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A Hazard of New Fortunes — Complete by Howells

Ali maght as well wrahte a book


They

had all turned mechanically into the room where the Leightons were sitting when the Woodburns rang: Mr. Woodburn consented to sit down, and he remained listening to Mrs. Leighton while his daughter bustled up to the sketches pinned round the room and questioned Alma about them.

"Ah suppose you awe going to be a great awtust?" she said, in friendly banter, when Alma owned to having done the things. "Ah've a great notion to take a few lessons mahself. Who's yo' teachah?"

Alma said she was drawing in Mr. Wetmore's class, and Miss Woodburn said: "Well, it's just beautiful, Miss Leighton; it's grand. Ah suppose it's raght expensive, now? Mah goodness! we have to cyoant the coast so much nowadays; it seems to me we do nothing but cyoant it. Ah'd like to hah something once without askin' the price."

"Well, if you didn't ask it," said Alma, "I don't believe Mr. Wetmore would ever know what the price of his lessons was. He has to think, when you ask him."

"Why, he most be chomming," said Miss Woodburn. "Perhaps Ah maght get the lessons for nothing from him. Well, Ah believe in my soul Ah'll trah. Now ho' did you begin? and ho' do you expect to get anything oat of it?" She turned on Alma eyes brimming with a shrewd mixture of fun and earnest, and Alma made note of the fact that she had an early nineteenth-century face, round, arch, a little coquettish,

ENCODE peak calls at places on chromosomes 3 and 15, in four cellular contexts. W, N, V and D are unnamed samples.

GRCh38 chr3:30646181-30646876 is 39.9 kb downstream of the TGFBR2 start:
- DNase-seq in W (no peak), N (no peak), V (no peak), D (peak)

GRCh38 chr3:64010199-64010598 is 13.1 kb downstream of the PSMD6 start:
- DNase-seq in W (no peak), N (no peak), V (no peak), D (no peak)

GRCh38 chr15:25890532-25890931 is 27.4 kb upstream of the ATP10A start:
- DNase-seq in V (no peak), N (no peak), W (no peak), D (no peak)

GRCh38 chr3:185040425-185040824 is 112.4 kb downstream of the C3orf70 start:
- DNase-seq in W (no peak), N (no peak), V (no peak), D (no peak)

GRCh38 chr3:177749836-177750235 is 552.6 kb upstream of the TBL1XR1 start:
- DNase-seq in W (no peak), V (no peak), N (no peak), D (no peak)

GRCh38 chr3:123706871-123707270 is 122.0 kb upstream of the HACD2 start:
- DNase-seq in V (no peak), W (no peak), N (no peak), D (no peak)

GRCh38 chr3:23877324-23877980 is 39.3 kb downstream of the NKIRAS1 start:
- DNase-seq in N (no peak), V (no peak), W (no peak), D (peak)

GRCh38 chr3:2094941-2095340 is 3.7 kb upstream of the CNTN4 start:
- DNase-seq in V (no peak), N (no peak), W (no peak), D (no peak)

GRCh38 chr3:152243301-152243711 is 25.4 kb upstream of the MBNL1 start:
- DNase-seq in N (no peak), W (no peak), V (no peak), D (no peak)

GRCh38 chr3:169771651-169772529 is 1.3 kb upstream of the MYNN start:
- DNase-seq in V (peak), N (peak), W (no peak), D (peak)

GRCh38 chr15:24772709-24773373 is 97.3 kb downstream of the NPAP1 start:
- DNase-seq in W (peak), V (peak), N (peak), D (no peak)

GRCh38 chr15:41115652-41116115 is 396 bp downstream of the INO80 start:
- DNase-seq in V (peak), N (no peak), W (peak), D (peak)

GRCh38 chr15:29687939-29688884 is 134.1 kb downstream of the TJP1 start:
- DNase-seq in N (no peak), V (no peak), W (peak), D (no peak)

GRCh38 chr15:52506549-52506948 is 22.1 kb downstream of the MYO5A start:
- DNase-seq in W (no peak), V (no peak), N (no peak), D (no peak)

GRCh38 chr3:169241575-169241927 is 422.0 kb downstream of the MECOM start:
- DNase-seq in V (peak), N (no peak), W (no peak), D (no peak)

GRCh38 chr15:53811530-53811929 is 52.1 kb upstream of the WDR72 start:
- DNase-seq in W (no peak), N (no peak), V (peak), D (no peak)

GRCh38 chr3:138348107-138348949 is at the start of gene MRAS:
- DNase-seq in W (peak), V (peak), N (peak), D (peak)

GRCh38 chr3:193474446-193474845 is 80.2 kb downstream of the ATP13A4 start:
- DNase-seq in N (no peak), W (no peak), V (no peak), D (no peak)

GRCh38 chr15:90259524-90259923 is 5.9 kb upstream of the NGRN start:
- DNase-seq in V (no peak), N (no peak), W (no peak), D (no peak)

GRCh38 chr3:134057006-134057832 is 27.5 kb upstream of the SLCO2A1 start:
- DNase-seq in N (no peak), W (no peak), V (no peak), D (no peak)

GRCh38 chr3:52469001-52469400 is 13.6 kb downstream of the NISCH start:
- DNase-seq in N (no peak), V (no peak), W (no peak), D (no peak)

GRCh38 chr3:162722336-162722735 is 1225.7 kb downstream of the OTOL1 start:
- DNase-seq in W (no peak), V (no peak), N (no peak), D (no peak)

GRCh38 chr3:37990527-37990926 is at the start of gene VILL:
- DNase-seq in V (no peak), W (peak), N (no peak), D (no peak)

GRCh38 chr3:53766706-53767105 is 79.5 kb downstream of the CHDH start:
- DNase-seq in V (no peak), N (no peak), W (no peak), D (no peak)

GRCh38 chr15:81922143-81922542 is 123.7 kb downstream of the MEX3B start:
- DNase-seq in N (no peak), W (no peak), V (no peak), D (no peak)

but extremely sensible and unspoiled-looking, such as used to be painted a good deal in miniature at that period; a tendency of her brown hair to twine and twist at the temples helped the effect; a high comb would have completed it, Alma felt, if she had her bonnet off. It was almost a Yankee country-girl type; but perhaps it appeared so to Alma because it was, like that, pure Anglo-Saxon. Alma herself, with her dull, dark skin, slender in figure, slow in speech, with aristocratic forms in her long hands, and the oval of her fine face pointed to a long chin, felt herself much more Southern in style than this blooming, bubbling, bustling Virginian.

"I don't know," she answered, slowly.

"Going to take po'traits," suggested Miss Woodburn, "or just paint the ahdeal?" A demure burlesque lurked in her tone.

"I suppose I don't expect to paint at all," said Alma. "I'm going to illustrate books--if anybody will let me."

"Ah should think they'd just joamp at you," said Miss Woodburn. "Ah'll tell you what let's do, Miss Leighton: you make some pictures, and Ah'll wrahte a book fo' them. Ah've got to do something. Ali maght as well wrahte a book. You know we Southerners have all had to go to woak. But Ah don't mand it. I tell papa I shouldn't ca' fo' the disgrace of bein' poo' if it wasn't fo' the inconvenience."

"Yes, it's inconvenient," said Alma; "but you forget it when you're at work, don't you think?"

"Mah, yes! Perhaps that's one reason why poo' people have to woak so hawd-to keep their wands off their poverty."

The girls both tittered, and turned from talking in a low tone with their backs toward their elders, and faced them.


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